The higher temperature causes the food to cook faster; cooking times can typically be reduced to 1/3 of the time of conventional cooking methods. For example, when pressure cooking at 15 psi, cooking times are typically as follows: Shredded cabbage is cooked in one minute, fresh green beans in three minutes, potatoes cut to 1" cook in about six minutes (thicker potatoes will take longer) and a whole chicken takes only twenty minutes. Brown rice, lentils and beans can be cooked in ten minutes, instead of 45 minutes of simmering in an ordinary saucepan.

    Crock pots are at standard atmospheric pressure, and cannot get over 212F if you have water in them.
    Powerfab top of pole PV mount | Listeroid 6/1 w/st5 gen head | XW6048 inverter/chgr | Iota 48V/15A charger | Morningstar 60A MPPT | 48V, 800A NiFe Battery (in series)| 15, Evergreen 205w "12V" PV array on pole | Midnight ePanel | Grundfos 10 SO5-9 with 3 wire Franklin Electric motor (1/2hp 240V 1ph ) on a timer for 3 hr noontime run - Runs off PV ||
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  • PhotowhitPhotowhit Solar Expert Posts: 5,108 ✭✭✭✭
    Re: cooking in a off grid place
    BB. wrote: »
    $500/$15,000 worth of taxes = 3.3% tax rate... That does not sound too high (if total taxes)..

    In California, we have a ~1-1.5% tax rate (of course, a similar property in a suburban area would probably sell for >$1,000,000....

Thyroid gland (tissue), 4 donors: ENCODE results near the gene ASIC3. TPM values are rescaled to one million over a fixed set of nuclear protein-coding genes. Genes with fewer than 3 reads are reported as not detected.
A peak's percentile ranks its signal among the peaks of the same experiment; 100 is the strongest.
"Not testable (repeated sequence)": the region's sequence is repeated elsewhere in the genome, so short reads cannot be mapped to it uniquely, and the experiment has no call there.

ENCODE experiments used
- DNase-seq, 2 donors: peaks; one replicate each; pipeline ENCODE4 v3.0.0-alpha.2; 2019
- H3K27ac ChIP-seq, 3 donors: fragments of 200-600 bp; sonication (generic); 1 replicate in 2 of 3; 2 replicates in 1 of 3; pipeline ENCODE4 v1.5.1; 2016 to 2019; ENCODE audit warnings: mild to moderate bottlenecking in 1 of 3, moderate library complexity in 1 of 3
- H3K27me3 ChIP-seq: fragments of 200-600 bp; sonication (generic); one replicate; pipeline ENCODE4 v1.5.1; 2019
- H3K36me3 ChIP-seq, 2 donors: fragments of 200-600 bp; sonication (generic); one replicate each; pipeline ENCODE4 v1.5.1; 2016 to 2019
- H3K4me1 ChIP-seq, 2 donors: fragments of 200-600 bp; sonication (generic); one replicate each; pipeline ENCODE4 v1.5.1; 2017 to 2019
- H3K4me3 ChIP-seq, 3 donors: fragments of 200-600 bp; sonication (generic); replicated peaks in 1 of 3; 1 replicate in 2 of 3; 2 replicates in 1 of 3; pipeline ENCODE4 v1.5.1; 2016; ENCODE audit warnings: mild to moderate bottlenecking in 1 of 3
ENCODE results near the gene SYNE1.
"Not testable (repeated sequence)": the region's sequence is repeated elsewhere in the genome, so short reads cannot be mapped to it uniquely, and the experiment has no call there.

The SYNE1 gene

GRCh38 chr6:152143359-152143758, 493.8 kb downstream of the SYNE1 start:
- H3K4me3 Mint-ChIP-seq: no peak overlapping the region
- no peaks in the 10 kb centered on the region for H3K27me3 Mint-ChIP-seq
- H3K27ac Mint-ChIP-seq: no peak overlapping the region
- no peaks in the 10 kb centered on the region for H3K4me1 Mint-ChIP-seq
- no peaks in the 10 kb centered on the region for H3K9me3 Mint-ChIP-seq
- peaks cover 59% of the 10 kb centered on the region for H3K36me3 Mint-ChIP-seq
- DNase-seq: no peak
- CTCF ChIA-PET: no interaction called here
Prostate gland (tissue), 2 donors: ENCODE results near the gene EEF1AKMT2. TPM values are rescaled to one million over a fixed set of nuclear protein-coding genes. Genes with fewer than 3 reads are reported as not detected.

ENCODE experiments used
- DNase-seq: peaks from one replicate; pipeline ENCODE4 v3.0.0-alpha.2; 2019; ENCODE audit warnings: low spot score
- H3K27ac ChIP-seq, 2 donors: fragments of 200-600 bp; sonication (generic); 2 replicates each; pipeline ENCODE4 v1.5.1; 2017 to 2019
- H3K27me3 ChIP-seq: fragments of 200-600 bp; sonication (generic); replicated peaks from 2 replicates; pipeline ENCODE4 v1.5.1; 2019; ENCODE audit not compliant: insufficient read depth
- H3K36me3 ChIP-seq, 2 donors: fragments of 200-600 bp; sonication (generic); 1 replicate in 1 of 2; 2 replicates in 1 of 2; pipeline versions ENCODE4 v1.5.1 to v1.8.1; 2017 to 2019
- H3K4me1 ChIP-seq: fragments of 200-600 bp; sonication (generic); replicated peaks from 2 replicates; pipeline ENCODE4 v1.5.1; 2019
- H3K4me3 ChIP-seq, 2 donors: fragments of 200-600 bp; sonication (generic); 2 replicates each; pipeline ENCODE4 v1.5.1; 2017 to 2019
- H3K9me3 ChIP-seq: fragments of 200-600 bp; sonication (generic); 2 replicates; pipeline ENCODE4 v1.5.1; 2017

As a point of reference, my small lot with 160 Sq of heated and cooled + 120 Sq of Heated, has a tax bill of $27. My other lot next door runs $16. Unimproved land runs @$4-8 and acre for small acreage.

    We do have a personal property tax as well, my car turns 10 yrs old during this year so the taxes dropped from $130 to @$60, cheap toyota Echo.

    A we have a state(Missouri) income tax, relativly cheap.

    As to California, I went out to help my brother move back From Mountainview(silicon Valley) to Cincy Ohio about 10 years ago, he had friends who had just purchased thier first home, about 800 square feet on a 2400 square foot lot, they were tickled as it had a fenced back yard for a dog, smaller than the garden I'm putting in... $270K, I had just looked at at least as nice a rental for sale near the FAMU (Tallahassee, FL) for $24K. Then again your trees as 10x the size as well.
    Home system 4000 watt (Evergreen) array standing, with 2 Midnite Classic Lites,  Midnite E-panel, Prosine 1800 and Exeltech 1100, 660 ah 24v ForkLift battery. Off grid for @16 of last 17 years. Assorted other systems, and to many panels in the closet to not do
  • icarusicarus Solar Expert Posts: 5,400 ✭✭✭✭
    Re: cooking in a off grid place

    I got you al beat! My Ontario real estate tax is $22 per year. Of that we get zero general services, no school, no fire, no police, no local roads.

    The great joke is that once every 4-5 years, a boat comes down the lake, (we are on an island). There are 3 private properties on a 30 km lake, (and we are 150 kms from town). It is the tax assessor! He comes out, measures all the buildings, takes a few pictures if anything has changed, and goes down to do the island behind us! It takes them all day to do three properties, all with tax bills much like mine!

    The question is, how much does it cost them to do the assessment, relative to the tax revenue they receive?